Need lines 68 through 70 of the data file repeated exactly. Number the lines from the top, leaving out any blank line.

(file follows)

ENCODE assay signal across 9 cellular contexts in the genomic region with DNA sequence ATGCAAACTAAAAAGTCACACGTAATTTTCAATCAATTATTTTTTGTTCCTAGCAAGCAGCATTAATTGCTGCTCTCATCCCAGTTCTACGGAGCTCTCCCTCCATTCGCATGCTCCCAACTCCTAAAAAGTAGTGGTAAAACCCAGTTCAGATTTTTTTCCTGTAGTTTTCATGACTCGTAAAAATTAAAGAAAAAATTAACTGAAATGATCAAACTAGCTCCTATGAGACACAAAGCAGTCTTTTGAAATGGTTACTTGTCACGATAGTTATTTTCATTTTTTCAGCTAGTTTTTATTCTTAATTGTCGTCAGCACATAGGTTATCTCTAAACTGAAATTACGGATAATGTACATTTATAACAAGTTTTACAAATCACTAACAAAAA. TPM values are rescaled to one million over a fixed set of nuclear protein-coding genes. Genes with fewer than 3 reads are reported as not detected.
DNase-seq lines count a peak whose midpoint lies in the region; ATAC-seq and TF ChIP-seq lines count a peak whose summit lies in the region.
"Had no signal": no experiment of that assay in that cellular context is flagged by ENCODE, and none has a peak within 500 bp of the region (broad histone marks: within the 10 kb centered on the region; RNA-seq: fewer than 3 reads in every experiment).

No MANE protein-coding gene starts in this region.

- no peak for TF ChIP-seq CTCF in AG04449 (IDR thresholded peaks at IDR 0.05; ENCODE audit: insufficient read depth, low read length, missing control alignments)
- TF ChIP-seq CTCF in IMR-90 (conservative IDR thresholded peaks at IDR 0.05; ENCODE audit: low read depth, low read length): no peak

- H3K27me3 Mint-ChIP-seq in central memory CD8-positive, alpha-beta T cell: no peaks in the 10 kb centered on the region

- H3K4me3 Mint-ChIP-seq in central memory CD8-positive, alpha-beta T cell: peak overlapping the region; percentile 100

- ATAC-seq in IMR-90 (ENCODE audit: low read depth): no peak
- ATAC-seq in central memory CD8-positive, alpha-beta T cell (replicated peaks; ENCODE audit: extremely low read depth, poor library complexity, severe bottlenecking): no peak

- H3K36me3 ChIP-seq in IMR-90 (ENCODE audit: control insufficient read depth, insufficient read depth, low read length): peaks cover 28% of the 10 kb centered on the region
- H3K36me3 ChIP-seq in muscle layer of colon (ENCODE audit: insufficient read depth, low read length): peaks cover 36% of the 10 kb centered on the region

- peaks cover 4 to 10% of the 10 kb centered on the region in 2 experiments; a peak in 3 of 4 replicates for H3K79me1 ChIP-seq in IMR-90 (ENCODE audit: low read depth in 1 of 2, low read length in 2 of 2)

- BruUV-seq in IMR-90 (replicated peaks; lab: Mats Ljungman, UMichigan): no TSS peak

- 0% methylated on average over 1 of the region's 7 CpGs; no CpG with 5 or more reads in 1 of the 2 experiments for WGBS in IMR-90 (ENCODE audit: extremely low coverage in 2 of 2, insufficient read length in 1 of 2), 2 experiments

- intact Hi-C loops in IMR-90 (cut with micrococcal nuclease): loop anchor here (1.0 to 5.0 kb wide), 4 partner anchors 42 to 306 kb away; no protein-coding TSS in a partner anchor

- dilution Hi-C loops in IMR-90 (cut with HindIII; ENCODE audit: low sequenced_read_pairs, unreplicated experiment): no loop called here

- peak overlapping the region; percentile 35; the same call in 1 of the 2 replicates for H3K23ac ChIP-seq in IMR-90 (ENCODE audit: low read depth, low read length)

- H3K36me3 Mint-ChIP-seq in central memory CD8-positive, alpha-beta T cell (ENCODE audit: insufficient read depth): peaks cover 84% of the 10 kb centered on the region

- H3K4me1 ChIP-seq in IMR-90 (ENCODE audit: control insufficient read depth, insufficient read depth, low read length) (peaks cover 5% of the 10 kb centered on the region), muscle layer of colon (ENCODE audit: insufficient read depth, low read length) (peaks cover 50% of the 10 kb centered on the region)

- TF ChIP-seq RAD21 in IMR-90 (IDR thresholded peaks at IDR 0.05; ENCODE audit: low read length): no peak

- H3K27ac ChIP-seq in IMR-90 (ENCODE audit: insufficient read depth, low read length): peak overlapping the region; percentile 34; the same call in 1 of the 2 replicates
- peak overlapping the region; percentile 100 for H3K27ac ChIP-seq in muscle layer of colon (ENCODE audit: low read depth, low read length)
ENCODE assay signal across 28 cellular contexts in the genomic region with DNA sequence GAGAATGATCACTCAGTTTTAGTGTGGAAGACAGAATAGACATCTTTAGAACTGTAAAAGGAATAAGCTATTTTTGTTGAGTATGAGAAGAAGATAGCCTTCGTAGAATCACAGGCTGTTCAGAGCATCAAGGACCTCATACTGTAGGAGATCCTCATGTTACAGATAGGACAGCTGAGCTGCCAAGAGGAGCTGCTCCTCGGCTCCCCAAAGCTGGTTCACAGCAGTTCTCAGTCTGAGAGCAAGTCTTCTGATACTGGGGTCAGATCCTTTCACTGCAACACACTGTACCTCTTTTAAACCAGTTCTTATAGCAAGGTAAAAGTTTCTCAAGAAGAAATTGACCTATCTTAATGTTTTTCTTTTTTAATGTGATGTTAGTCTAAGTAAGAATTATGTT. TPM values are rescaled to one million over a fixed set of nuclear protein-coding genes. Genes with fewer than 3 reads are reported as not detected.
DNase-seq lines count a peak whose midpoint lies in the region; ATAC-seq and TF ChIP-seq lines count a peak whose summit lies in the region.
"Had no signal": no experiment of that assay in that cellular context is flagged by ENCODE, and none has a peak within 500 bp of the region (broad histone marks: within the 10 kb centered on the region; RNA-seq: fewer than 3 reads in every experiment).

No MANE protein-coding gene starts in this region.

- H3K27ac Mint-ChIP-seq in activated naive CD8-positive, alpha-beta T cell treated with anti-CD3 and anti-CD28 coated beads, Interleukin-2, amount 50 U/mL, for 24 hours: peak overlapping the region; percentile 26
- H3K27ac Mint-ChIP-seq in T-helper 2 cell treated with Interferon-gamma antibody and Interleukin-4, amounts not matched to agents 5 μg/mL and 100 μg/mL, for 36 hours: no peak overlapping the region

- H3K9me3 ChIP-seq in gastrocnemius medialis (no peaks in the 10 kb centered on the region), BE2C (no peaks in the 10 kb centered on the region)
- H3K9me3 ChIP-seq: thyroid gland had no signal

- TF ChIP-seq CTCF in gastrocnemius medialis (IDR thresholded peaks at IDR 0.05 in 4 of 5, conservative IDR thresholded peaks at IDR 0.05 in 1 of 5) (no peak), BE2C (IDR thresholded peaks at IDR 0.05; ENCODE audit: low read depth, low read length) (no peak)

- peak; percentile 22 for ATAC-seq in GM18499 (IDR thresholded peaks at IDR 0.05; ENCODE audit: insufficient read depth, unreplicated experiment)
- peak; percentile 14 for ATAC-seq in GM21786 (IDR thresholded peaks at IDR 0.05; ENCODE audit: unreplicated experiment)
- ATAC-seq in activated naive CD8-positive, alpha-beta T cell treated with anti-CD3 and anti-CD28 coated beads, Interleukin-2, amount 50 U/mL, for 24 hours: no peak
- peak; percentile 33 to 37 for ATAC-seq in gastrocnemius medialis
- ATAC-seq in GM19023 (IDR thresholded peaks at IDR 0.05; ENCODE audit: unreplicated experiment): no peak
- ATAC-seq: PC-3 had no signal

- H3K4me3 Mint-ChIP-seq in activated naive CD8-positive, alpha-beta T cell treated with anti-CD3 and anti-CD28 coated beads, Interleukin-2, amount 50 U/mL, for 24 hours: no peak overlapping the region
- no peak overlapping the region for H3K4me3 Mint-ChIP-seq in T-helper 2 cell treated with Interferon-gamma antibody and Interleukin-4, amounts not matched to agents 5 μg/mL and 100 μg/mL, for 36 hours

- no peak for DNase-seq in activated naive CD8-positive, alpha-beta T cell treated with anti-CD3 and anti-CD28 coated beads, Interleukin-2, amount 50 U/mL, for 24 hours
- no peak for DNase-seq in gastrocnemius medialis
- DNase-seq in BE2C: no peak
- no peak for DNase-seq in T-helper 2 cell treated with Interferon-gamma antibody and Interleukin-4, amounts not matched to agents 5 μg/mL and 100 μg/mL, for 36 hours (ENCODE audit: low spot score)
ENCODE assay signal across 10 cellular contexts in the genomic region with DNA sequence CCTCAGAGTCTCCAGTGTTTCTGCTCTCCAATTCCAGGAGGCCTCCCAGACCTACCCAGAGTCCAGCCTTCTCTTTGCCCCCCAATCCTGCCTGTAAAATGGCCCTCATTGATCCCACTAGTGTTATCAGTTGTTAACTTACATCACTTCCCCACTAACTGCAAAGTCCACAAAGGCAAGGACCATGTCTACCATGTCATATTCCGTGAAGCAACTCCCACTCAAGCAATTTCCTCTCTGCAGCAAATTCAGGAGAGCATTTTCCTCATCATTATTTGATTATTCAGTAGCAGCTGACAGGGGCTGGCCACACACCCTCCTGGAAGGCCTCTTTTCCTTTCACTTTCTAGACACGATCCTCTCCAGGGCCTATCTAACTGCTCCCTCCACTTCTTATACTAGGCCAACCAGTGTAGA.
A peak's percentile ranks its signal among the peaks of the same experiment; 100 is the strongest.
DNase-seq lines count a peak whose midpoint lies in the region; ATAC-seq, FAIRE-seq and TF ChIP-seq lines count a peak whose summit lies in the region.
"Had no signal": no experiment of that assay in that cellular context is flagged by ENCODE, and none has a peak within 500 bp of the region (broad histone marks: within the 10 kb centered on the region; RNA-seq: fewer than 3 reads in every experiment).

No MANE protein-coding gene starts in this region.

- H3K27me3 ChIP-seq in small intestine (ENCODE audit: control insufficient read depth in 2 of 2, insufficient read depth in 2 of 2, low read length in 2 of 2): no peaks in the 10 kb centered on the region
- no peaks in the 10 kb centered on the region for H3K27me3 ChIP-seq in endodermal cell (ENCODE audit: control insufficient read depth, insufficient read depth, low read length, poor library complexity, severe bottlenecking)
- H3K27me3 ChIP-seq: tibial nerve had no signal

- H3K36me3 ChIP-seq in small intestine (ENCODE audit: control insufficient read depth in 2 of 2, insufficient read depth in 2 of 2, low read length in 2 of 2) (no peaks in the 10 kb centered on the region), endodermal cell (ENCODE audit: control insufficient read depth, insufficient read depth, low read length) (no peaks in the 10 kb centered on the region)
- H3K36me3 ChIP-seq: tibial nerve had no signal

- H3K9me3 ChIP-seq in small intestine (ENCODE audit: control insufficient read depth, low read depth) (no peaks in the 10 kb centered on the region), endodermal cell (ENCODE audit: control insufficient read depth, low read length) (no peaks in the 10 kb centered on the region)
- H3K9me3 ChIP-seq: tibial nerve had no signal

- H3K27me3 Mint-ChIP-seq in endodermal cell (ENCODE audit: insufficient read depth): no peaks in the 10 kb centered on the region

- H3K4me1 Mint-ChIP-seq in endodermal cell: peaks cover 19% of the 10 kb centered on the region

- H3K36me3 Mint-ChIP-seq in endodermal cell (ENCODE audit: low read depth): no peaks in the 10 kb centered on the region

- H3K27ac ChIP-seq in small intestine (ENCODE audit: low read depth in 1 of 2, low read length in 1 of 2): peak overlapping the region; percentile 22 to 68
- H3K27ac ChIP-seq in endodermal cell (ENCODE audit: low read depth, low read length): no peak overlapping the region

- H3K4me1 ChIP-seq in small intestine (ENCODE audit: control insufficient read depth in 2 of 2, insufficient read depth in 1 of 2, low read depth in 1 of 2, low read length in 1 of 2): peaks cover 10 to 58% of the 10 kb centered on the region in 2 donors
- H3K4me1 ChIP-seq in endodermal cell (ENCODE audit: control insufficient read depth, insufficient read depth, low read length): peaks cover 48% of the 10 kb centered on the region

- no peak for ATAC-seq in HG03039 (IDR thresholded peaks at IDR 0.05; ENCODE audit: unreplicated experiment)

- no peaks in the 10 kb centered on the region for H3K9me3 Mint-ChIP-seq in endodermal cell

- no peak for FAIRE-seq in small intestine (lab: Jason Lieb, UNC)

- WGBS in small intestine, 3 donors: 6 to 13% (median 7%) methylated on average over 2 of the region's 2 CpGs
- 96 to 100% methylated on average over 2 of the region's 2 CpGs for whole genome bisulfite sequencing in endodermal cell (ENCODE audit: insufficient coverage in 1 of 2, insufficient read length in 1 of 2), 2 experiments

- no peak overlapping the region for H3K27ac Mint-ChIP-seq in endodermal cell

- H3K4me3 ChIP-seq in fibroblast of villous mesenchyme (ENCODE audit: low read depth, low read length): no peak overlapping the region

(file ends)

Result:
- 96 to 100% methylated on average over 2 of the region's 2 CpGs for whole genome bisulfite sequencing in endodermal cell (ENCODE audit: insufficient coverage in 1 of 2, insufficient read length in 1 of 2), 2 experiments

- no peak overlapping the region for H3K27ac Mint-ChIP-seq in endodermal cell

- H3K4me3 ChIP-seq in fibroblast of villous mesenchyme (ENCODE audit: low read depth, low read length): no peak overlapping the region